12. Kentucky Board of Pharmacy. Important notice: gabapentin becomes a schedule 5 controlled substance in Kentucky. https://pharmacy.ky.gov/Documents/Gabapentin%20-%20Schedule%20V%20Controlled%20Substance.pdf. Accessed July 19, 2018.
  13. Saitman A, Park H, Fitzgerald RL. False-positive interferences of common urine drug screen immunoassays: a review. J Anal Toxicol. 2014;38(7):387–396. doi:. doi:10.1093/jat/bku075 [CrossRef]
  14. Brahm NC, Yeager LL, Fox MD, Farmer KC, Palmer TA. Commonly prescribed medications and potential false-positive urine drug screens. Am J Health Syst Pharm. 2010;46:1344–1350. doi:. doi:10.2146/ajhp090477 [CrossRef]
  15. DePriest AZ, Knight JL, Doering PL, Black DL. Pseudoephedrine and False-positive immunoassay urine drug tests for amphetamine. Pharmacotherapy. 2013;33(5):e88–e89. doi:. doi:10.1002/phar.1216 [CrossRef]
  16. Lasoff DR, Koh CH, Corbett B, Minns AB, Cantrell FL. Loperamide trends in abuse and misuse over 13 years: 2002–2015. Pharmacotherapy. 2017;37(2):249–253. doi:. doi:10.1002/phar.1885 [CrossRef]
  17. Burns JM, Boyer EW. Antitussives and substance abuse. Subst Abuse Rehabil. 2013;4:75–82. doi:10.2147/SAR.S36761 [CrossRef].
  18. Agnich LE, Stogner JM, Miller BL, Marcum CD. Purple drank prevalence and characteristics of misusers of codeine cough syrup mixtures. Addict Behav. 2013;38:2445–2449. doi:. doi:10.1016/j.addbeh.2013.03.020 [CrossRef]
  19. Lynch KL, Shapiro BJ, Coffa D, Novak SP, Kral AH. Promethazine use among chronic pain users. Drug Alcohol Depend. 2015;150:92–97. doi:. doi:10.1016/j.drugalcdep.2015.02.023 [CrossRef]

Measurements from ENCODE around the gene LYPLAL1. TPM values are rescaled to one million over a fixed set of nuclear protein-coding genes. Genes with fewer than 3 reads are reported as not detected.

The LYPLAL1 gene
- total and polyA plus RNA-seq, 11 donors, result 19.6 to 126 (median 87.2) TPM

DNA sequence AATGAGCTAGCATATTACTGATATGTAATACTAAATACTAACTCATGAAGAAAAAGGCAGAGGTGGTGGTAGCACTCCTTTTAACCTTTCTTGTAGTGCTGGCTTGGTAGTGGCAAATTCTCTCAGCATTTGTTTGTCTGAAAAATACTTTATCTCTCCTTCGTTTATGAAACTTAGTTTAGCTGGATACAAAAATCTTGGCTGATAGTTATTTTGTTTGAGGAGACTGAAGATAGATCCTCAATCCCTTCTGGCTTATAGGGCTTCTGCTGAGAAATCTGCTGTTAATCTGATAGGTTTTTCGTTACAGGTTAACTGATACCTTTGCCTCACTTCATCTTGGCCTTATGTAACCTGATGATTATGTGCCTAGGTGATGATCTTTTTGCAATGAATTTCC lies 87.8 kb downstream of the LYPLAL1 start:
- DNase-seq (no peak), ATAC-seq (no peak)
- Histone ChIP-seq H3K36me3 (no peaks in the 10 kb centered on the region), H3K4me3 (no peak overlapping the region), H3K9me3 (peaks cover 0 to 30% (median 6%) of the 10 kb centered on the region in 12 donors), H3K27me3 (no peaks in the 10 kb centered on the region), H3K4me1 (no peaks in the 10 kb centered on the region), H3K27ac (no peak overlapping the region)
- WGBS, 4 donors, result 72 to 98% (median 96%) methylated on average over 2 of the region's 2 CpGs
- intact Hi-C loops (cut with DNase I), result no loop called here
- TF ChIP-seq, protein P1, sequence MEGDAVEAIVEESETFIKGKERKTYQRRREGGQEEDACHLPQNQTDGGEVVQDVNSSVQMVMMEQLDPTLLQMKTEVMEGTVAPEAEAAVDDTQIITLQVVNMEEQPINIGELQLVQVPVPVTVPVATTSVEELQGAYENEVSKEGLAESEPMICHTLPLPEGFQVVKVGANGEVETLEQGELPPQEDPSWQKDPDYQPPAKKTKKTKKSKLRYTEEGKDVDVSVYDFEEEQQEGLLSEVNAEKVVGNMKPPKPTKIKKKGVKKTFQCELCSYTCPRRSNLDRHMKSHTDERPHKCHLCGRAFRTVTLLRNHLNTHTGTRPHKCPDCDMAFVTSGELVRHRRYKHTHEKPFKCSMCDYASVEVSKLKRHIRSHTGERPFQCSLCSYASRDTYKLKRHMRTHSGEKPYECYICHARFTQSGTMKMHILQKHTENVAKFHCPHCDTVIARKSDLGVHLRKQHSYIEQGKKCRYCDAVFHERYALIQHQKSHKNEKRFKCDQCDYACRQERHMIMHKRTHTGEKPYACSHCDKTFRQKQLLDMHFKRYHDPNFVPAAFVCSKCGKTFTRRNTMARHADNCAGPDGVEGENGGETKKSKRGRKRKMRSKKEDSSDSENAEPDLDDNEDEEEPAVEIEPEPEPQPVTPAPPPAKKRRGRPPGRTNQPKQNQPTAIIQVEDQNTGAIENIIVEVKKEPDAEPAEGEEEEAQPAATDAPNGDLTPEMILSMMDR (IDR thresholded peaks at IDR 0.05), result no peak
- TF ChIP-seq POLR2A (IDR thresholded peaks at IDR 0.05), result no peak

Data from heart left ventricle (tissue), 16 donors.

20. Oishi R, Shishido S, Yamori M, Saeki K. Comparison of the effects of eleven histamine H1-receptor antagonists on monoamine turnover in the mouse brain. Naunyn Schmiedebergs Arch Pharmacol. 1994;349(2):140–144. doi:10.1007/BF00169830 [CrossRef]
  21. Regnard C, Twycros R, Mihalyo M, Wilcock A. Loperamide. J Pain Symptom Manage. 2011;42(2):319–323. doi:10.1016/j.jpainsymman.2011.06.001 [CrossRef]
  22. Schifano F, Chiappini S, Corkery JM, Guirguis A. Abuse of prescription drugs in the context of novel psychoactive substances (NPS): a systemic review. Brain Sci. 2018;8(73):1–17. doi:. doi:10.3390/brainsci8040073 [CrossRef]
  23. Zarghami M, Rezapour M. Loperamide dependency: a case report. Addict Health. 2017;9(1):59–63.
  24. Stahl SM. Stahl's Essential Psychopharmacology: Neuroscientific Basis and Practical Application. 3rd ed. New York, NY: Cambridge University Press; 2008.
  25. Hilliard WT, Barloon L, Farley P, Penn JV, Koranek A. Buproprion diversion and misuse in the correctional facility. J Correct Health Care. 2013;19(3):211–217. doi:. doi:10.1177/1078345813486448 [CrossRef]
  26. Stassinos GL, Klein-Schwartz W. Bupropion “abuse” reported to US Poison Centers. J Addict Med. 2016;10:357–362. doi:. doi:10.1097/ADM.0000000000000249 [CrossRef]
  27. Klein L, Bangh S, Cole JB. Intentional recreational abuse of quetiapine compared to other second-generation antipsychotics. West J Emerg Med. 2017;18(2):243–250. doi:. doi:10.5811/westjem.2016.10.32322 [CrossRef]
  28. Pierre JM, Schnayder I, Wirshing DA, Wirshing WC. Intranasal quetiapine abuse. Am J Psychiatry. 2004;161:1718. doi:. doi:10.1176/appi.ajp.161.9.1718 [CrossRef]